"And here, again," said he, reaching his hand to a higher part of the wall, "here is a weapon of-fensive as well as de-fensive. It is the Sword of the Spirit, without which the rest of the armor would prove ineffectual." 

The Keeper drew out the naked weapon from its sheath. It gleamed flashes of light on the other pieces of armor. "Take this," said he, "in your hand, and never let it go until you be safe within the walls of the New Jerusalem."

"Will you be pleased," said Pilgrim, "to fasten the sheath by the belt which surrounds my waist?"

"Not so," replied the other; "the sheath must remain with me; never can there be a moment in your journey when that sword can, with safety, be returned to its scabbard, and forsake the hand which grasps it."

"But how then," inquired Pilgrim, "can I retain its polish, and keep in their present brightness the rest of my armor? If they have no covering or preservative, a few hours will corrode them, and render them unfit for use."

"You are right," said Free Grace; "and I was about to supply you with what you desire." So I saw that he opened with a key, suspended by his side, an ancient oaken cupboard, from one of the shelves of which he brought down a box, carefully sealed. 

"Here," said he, "is a box of polish, which you must never omit morning and evening to use. It is called Prayer; and with it you will be able to keep bright and shining 'the whole armor of God.' 

Be careful, especially in seasons of peculiar danger and temptation, when the enemy is at hand, to keep rubbing your shield, so as to preserve its brilliancy, and not allow the rust to dim its luster, or obliterate the promises inscribed on it. These," he continued, "form the principal part of your attire. 

Here, too, is the golden Belt of Truth, to fasten round your waist; to which I shall presently attach a drinking-cup, by which you may refresh yourself at the fountains in the way. Also, the Sandals of Gospel peace, which will preserve your feet from the rough and rugged stones scattered in your path. 

And this, last of all, is the Ring of Adoption," taking a richly-chased gem from his jewel-box, and putting it on the same hand with which Pilgrim held the shield; "this is the pledge of your sonship, the earnest of your admission into the royal family of heaven, and the glorious liberty of the sons of God."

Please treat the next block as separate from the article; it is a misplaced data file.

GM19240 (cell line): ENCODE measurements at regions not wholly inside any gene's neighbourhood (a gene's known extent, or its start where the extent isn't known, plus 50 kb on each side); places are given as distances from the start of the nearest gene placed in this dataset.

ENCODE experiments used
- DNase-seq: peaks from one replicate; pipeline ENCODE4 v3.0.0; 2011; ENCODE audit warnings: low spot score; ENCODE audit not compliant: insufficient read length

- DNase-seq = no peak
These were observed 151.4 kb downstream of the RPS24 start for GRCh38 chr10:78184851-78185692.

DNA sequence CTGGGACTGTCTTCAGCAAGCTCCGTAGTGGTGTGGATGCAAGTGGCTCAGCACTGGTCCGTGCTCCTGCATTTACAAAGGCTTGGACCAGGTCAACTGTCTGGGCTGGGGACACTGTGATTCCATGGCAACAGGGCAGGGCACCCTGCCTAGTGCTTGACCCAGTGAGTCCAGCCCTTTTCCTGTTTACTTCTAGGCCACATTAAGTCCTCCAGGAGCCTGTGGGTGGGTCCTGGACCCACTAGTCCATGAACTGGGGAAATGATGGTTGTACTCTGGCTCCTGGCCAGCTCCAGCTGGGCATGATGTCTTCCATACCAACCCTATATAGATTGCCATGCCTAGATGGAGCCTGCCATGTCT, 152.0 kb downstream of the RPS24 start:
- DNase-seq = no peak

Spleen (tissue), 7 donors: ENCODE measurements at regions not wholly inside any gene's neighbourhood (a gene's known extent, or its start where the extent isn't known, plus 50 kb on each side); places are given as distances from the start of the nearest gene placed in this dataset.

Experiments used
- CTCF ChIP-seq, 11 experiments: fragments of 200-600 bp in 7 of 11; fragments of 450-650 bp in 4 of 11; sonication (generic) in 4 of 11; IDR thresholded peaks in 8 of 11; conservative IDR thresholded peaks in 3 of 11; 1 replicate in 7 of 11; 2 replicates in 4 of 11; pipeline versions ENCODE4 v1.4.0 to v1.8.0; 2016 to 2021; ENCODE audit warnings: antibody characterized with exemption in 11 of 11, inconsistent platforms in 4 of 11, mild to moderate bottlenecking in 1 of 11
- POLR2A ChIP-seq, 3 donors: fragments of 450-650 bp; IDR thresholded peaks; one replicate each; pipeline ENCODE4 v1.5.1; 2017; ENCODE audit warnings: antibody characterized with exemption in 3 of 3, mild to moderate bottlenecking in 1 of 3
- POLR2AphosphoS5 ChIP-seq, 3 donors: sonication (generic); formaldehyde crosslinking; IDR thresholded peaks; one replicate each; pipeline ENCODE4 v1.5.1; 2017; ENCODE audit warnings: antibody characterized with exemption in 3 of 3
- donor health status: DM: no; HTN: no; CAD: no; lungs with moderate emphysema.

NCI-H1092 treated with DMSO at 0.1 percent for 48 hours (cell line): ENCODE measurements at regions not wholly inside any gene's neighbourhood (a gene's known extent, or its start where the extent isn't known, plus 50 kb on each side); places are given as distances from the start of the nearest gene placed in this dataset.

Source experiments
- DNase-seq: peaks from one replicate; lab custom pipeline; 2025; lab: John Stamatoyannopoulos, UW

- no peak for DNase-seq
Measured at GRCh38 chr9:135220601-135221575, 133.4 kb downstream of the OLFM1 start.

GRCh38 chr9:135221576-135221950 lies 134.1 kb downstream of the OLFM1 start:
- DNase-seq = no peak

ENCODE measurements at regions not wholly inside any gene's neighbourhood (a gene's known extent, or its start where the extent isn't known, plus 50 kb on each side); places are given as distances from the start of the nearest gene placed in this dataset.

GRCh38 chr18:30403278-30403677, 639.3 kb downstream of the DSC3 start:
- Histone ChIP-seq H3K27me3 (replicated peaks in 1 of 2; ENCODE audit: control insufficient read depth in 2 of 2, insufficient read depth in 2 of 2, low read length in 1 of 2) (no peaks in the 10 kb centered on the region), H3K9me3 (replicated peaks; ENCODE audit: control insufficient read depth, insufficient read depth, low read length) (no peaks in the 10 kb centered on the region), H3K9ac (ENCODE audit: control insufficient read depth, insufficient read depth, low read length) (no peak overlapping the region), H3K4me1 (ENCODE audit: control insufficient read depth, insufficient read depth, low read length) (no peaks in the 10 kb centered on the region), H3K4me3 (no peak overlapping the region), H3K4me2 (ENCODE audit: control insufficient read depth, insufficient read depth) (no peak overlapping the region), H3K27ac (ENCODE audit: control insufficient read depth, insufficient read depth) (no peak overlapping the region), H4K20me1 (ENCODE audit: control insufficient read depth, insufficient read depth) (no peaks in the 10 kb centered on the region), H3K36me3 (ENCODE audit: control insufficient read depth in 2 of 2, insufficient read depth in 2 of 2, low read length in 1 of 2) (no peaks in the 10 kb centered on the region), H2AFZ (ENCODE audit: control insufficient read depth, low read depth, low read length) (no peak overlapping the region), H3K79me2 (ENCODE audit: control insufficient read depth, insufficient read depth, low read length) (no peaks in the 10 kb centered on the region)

"Behold," said Pilgrim, in a transport of adoring wonder, as he listened to the last words which fell from the lips of Free Grace; "Behold what manner of love the Father has bestowed upon me, that should be called the son of God!"

"Yes," replied the other, "it is a glorious privilege; the highest seraph in the Celestial City knows no higher. 

But remember, that though an adopted son, you are yet a far way off from your heavenly Father's house, and it becomes you now to prepare well for the journey before you. 

But come with me," said his Conductor, "and before you proceed, I shall point out, by means of this large telescope, the country through which your road lies, and the different landmarks which may serve to guide you in safety to Mount Zion." 

So saying, he opened the window of the turret, which led out to a little balcony. It commanded an extensive prospect. Lofty mountains in the far distance, on the right and on the left, sparkled in the rays of the midday sun; their undulating slopes were studded here and there with towns, villages, and hamlets; the whole forming one great valley, terminated by the blaze of glory which hid from mortal vision the palaces of Zion. 

In the midst of this scene a mountain soared majestically above the rest of the landscape; and Pilgrim observed with the naked eye, and more distinctly with the telescope, that the Narrow way led directly up its steeps.

"This valley," said Free Grace, "through which your path lies, is still the Valley of Tears--a continuation of the same which was the place of your birth, bounded by those bright portals which no human eye has ever penetrated."

Pilgrim endeavored to direct the telescope to the Gate of Heaven. His eyes, however, could not endure the brightness; but, from the momentary glance, he caught a view of countless myriads of blessed spirits, arrayed in vestures of white, with harps in their hands, and crowns on their heads.

"Who are these," said he, "arrayed in white robes? and whence came they?"

"These are they," answered the other, "who have come out of great tribulation, and have washed their robes, and made them white in the waters of this same fountain; therefore are they now before the throne of God, and serve him day and night in his temple.